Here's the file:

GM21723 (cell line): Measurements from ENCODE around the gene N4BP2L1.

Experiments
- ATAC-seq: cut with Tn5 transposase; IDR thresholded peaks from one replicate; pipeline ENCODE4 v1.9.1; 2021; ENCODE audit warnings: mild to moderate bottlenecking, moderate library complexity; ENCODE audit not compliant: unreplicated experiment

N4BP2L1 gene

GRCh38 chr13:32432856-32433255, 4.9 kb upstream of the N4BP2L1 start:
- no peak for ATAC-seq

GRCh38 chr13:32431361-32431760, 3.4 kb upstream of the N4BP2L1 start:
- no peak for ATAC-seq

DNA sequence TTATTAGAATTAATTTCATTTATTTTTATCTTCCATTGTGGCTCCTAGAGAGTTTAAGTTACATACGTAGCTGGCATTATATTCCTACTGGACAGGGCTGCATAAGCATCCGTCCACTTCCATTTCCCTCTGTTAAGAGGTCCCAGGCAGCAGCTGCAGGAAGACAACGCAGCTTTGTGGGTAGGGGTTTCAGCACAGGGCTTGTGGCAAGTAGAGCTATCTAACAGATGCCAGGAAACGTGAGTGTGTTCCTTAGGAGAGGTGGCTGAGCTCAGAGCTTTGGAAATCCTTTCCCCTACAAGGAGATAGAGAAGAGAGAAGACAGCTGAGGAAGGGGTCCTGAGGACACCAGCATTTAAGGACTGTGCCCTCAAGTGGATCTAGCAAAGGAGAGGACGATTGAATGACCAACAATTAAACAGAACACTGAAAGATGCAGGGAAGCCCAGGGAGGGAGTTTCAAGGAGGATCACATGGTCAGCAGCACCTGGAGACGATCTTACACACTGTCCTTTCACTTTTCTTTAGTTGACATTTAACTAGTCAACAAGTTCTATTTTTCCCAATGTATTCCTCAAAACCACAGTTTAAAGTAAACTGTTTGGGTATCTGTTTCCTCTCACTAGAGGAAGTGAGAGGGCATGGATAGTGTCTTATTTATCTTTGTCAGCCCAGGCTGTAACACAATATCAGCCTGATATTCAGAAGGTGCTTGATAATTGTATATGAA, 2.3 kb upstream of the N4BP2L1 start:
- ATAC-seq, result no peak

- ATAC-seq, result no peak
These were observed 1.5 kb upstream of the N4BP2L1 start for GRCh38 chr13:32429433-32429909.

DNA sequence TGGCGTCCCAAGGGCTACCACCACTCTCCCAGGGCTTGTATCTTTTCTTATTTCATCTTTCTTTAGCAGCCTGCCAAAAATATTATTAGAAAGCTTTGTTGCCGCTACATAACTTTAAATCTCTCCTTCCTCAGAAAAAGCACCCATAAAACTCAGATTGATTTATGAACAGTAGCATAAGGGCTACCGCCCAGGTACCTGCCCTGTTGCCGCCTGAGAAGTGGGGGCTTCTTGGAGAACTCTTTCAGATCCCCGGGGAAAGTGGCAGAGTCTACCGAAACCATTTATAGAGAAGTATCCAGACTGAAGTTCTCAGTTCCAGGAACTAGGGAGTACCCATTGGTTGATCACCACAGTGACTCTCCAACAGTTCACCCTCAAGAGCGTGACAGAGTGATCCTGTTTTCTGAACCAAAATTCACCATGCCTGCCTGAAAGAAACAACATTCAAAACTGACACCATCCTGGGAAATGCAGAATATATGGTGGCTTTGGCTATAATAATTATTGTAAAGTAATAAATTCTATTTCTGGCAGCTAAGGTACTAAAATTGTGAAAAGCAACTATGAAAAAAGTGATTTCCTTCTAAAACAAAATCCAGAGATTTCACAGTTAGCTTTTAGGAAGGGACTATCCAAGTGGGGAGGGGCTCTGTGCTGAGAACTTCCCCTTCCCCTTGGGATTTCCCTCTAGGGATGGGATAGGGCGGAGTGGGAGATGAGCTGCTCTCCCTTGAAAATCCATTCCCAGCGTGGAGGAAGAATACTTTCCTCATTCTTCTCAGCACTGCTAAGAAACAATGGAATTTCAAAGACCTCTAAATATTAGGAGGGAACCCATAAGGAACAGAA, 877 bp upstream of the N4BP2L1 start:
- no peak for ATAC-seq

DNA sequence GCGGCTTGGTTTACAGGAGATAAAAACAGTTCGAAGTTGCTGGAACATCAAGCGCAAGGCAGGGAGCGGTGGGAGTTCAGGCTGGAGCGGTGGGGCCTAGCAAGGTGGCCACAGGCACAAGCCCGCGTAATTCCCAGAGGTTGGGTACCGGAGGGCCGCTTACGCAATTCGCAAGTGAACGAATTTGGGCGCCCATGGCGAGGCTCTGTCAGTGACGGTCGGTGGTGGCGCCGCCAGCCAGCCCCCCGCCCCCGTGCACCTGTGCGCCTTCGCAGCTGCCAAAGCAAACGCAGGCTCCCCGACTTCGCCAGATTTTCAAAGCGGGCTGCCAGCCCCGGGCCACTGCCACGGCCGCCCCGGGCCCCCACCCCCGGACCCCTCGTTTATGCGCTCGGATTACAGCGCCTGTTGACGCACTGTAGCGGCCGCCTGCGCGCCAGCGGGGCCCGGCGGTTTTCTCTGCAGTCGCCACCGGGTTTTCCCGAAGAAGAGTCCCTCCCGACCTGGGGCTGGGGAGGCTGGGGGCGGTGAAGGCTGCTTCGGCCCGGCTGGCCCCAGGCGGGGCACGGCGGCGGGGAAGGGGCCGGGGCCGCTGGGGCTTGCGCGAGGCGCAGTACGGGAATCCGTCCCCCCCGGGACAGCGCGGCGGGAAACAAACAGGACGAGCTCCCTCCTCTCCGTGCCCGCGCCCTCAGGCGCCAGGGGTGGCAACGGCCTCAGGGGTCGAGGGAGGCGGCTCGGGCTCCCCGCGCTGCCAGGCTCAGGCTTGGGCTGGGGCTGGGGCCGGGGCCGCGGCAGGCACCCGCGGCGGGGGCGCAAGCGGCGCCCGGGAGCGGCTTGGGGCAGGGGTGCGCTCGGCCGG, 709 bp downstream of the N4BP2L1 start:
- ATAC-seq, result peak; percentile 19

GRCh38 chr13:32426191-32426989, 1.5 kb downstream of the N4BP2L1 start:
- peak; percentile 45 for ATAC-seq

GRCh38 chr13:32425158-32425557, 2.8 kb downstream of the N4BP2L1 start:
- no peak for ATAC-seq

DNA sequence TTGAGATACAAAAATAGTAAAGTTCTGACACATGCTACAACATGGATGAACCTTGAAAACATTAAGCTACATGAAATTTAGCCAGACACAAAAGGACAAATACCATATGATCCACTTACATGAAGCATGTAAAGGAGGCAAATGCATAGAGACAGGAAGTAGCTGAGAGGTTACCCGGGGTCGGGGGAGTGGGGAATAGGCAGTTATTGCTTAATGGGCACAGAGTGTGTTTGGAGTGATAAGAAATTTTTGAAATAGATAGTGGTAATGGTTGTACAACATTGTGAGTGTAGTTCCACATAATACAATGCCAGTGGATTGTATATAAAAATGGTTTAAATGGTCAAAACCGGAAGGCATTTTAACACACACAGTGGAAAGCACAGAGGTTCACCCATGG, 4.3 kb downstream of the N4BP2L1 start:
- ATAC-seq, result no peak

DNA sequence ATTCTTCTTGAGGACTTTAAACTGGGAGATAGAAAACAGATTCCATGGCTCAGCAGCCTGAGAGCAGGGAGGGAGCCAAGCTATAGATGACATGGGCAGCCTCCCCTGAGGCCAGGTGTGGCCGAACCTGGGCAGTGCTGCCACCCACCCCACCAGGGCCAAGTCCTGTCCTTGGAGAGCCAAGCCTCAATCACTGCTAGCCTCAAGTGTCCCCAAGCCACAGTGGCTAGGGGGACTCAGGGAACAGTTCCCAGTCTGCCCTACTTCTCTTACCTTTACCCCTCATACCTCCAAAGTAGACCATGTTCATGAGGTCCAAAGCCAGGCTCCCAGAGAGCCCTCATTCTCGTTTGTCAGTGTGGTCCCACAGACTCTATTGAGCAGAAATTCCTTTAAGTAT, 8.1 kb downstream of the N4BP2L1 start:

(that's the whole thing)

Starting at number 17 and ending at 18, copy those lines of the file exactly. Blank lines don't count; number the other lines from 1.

GRCh38 chr13:32426191-32426989, 1.5 kb downstream of the N4BP2L1 start:
- peak; percentile 45 for ATAC-seq